“Remember,” which I uploaded to YouTube on Memorial Day weekend. Checking this morning, I see where it has over 33,000 views, 100 comments, a favorable rating of 98%, and has been viewed on every continent. Well, we‘re not sure about Antarctica. My delight is sobered, however, by the fact that a thirty second video of a screaming cat has received nearly 54 million views.
Regardless, this experience has convinced me of the power and reach of the internet (particularly YouTube) and has made me realize that, like it or not, more people will watch a video than ever read an essay, let alone a book.
I’ve always believed in the power of the written and spoken word as an effective tool to educate, persuade, motivate and inspire others. I’ve also believed that a well composed image delivered within the proper context can be just as powerful and effective. But if you combine these two methods you can really knock people’s socks off.
I received a number of wonderful messages from people about the video. But one of the most interesting was from a gentlemen by the name of NguyenKha PhamThanhChuong. Chuong is originally from Vietnam. Here is his website. He was one of the “boat people” who escaped the communist government in Vietnam in 1983. He returned to Vietnam in 1997, but was expelled for anti-government activities. He said he also lived in Forth Smith, Arkansas and Santa Ana, California from 2002-2004.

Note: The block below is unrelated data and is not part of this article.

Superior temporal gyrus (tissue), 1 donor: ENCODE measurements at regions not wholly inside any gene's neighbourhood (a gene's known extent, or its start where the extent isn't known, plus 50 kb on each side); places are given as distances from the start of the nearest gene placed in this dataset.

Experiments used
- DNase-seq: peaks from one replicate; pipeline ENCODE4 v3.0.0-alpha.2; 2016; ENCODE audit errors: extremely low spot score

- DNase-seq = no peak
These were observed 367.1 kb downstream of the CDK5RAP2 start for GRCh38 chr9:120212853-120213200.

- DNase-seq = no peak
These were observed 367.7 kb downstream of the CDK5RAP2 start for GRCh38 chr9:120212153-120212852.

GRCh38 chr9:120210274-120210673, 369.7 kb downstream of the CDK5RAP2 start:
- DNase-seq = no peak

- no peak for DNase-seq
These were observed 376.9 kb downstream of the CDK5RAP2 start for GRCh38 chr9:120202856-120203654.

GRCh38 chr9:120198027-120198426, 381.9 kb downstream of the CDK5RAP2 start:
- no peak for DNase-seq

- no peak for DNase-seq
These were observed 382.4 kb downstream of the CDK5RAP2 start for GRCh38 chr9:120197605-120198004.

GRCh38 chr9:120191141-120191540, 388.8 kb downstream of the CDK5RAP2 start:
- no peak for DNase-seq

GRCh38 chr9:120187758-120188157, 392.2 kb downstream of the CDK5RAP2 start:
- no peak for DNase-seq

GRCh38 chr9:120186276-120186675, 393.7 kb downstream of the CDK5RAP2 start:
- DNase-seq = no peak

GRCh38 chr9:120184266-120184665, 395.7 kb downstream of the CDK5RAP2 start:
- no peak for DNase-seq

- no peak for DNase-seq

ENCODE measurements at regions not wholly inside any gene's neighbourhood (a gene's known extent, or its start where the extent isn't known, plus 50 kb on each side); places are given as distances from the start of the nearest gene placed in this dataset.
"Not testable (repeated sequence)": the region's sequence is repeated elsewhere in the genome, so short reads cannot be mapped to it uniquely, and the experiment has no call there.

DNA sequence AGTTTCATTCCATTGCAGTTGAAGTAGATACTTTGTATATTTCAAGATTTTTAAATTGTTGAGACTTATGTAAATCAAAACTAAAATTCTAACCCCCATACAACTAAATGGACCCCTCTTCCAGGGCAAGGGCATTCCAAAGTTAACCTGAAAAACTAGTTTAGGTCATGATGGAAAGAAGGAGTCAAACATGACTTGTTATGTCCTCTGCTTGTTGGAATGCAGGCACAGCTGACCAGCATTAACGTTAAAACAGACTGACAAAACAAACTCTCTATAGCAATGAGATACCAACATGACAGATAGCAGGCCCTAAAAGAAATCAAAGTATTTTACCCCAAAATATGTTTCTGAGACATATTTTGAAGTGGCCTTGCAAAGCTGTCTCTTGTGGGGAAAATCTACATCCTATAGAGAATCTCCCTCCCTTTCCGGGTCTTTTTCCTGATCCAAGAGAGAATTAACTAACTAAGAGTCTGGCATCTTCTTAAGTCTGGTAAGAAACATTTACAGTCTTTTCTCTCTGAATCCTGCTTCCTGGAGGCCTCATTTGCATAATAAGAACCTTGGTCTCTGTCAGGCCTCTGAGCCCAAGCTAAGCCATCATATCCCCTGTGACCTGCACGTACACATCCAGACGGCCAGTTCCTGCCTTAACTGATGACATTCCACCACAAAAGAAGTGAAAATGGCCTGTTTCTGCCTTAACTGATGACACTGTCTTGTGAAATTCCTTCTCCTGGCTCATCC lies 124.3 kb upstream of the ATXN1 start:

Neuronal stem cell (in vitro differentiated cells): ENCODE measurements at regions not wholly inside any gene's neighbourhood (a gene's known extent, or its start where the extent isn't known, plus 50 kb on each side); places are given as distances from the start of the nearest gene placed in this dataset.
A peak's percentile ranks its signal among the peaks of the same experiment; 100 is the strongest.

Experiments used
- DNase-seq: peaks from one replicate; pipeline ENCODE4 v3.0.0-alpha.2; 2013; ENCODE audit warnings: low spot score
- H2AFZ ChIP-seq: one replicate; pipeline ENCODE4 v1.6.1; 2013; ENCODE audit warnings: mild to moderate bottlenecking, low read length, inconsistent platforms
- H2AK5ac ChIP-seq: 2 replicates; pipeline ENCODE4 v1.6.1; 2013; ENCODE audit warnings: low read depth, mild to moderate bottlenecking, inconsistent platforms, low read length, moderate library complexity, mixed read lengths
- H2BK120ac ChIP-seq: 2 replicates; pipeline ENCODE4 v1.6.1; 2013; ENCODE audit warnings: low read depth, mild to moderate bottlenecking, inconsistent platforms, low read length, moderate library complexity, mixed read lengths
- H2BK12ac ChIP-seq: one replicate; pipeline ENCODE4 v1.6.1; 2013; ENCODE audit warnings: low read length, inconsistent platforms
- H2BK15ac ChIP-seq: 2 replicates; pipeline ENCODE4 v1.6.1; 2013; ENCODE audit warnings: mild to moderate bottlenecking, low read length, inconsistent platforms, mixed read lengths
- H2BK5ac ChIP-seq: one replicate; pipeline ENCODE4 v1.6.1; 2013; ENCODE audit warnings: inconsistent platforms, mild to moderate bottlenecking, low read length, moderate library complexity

Chuong expressed a willingness to me to translate the text of “Remember” into Vietnamese and overdub the video. I was only too happy to oblige. He taped the translation, emailed me an mp3 file, and it was inserted into the show as the new soundtrack. It will be interesting to see how many people view it:
Chuong has been working for years, also, to convince others of the folly of war and state obedience: “My people, although experienced in many brutal wars, are still addicted to jingoism, glorifying wars and worshiping the State,” he says. Here are some of his essays published in the past at LewRockwell.com:
"Plea From a Simple Vietnamese"
"We, the People Can Make a Difference"
"A Piece of Myself"
"Please, Help Me!"
“I just do my tiny part in this common cause against statism, its deceitful 'righteousness' of nationalism, and its madness of war," adds Chuong. "I remember Ludwig von Mises said, so true, that, 'whoever wishes peace among peoples must fight statism.' I am doing just that, Roger."
He says he has left writing in English to focus on Vietnamese audiences and readers.
Chuong thanked me “for being here with us and for speaking out on what many people dare not do." Thank you, Chuong for doing your part and for such a unique and satisfying partnership.